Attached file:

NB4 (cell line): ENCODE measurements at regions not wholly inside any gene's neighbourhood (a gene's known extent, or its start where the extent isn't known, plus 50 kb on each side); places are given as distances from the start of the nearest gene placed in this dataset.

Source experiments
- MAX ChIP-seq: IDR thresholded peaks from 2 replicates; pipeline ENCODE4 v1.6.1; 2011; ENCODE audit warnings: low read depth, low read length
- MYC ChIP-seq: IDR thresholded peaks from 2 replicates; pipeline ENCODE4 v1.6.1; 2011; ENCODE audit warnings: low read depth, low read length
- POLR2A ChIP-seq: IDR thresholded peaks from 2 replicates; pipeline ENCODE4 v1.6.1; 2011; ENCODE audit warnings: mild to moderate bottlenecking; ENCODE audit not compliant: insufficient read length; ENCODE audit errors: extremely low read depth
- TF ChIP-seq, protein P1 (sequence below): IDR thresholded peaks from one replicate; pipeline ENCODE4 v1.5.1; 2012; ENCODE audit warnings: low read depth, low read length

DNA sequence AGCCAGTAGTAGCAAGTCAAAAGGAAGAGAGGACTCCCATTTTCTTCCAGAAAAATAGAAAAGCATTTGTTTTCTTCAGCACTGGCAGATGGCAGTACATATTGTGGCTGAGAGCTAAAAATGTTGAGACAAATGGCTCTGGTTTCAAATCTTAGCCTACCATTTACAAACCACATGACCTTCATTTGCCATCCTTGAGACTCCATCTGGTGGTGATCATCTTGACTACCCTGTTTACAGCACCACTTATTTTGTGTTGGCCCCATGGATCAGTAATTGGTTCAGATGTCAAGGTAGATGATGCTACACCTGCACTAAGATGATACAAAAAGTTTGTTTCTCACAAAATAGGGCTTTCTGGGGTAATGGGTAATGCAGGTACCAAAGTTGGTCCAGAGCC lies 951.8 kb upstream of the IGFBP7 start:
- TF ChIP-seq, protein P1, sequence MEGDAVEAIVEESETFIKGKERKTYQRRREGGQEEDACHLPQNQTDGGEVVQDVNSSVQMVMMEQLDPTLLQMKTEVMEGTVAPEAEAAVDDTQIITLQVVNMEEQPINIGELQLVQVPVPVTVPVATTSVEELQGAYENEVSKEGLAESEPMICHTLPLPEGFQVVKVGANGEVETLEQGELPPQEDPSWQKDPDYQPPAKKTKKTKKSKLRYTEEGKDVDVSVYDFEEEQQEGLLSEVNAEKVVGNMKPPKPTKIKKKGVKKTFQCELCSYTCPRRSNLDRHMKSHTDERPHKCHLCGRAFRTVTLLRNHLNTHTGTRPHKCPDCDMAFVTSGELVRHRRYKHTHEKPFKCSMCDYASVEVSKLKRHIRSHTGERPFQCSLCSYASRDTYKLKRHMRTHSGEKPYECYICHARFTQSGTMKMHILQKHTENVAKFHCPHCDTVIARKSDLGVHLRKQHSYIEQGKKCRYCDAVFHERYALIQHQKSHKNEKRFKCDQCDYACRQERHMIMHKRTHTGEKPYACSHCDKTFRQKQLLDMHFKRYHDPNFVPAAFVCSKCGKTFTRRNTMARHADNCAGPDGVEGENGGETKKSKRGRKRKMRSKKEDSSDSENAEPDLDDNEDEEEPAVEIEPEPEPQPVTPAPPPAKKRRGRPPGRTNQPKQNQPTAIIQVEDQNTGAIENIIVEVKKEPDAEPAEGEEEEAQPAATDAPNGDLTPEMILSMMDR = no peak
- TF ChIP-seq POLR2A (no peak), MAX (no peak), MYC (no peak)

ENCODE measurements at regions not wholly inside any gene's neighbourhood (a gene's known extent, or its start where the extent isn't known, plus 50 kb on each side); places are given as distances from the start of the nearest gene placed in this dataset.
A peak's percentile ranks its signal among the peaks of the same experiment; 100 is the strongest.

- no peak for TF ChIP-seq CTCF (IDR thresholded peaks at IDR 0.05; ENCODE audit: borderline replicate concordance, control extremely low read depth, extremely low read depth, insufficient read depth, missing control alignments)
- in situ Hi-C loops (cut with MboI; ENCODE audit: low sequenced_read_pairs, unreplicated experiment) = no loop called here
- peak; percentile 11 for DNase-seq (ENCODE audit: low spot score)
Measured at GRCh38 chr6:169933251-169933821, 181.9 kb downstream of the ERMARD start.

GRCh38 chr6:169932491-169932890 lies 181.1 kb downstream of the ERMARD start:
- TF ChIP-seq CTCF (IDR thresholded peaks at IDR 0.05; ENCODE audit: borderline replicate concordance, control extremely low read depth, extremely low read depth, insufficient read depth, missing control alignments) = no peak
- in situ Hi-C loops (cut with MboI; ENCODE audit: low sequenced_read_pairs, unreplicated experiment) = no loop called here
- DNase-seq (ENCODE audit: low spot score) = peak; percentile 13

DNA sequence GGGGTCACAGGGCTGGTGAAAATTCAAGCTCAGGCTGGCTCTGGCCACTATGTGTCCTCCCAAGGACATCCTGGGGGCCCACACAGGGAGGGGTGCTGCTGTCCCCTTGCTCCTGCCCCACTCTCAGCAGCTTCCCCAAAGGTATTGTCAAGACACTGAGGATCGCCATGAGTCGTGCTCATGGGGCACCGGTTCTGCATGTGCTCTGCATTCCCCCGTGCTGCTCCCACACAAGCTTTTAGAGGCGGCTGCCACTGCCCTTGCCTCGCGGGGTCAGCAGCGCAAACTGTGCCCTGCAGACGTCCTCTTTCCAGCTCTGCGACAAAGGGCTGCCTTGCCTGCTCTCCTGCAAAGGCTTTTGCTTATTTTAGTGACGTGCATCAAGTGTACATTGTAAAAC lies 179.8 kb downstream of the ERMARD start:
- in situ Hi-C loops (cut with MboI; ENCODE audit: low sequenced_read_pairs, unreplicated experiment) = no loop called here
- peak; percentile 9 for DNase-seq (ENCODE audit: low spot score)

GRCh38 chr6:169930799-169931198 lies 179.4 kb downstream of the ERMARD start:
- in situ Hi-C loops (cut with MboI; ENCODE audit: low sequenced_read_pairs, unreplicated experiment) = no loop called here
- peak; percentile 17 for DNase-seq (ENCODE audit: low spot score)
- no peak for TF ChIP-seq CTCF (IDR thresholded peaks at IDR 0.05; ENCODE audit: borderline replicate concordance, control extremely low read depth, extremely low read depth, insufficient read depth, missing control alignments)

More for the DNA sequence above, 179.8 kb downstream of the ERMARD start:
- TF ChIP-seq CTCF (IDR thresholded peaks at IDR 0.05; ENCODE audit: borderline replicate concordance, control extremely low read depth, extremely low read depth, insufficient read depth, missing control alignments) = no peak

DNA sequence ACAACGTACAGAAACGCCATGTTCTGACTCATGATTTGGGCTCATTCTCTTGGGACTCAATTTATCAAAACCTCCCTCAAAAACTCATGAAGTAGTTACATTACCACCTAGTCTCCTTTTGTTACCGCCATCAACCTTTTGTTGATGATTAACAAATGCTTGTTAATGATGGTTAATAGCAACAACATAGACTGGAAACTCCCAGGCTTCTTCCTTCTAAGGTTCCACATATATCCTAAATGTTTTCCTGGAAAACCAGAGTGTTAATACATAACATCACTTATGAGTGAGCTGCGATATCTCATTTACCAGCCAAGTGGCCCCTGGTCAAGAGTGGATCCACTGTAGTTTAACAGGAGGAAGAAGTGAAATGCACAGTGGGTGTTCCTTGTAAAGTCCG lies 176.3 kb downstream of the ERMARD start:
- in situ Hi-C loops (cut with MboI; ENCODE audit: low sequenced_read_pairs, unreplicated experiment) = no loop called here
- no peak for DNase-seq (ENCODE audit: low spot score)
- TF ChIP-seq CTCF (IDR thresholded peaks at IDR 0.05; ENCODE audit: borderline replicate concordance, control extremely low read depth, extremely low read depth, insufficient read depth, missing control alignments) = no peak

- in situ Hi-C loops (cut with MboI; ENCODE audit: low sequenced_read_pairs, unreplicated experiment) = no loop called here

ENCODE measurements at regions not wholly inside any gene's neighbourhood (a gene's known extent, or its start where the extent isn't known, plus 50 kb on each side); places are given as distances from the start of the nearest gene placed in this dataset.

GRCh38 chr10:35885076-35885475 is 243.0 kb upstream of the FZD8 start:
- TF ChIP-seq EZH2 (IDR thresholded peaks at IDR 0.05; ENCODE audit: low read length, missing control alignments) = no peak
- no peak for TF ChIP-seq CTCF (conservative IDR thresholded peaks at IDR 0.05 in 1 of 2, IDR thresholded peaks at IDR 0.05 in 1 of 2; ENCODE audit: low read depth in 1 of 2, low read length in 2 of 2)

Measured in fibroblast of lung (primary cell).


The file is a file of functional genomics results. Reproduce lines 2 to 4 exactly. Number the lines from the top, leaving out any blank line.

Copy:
Source experiments
- MAX ChIP-seq: IDR thresholded peaks from 2 replicates; pipeline ENCODE4 v1.6.1; 2011; ENCODE audit warnings: low read depth, low read length
- MYC ChIP-seq: IDR thresholded peaks from 2 replicates; pipeline ENCODE4 v1.6.1; 2011; ENCODE audit warnings: low read depth, low read length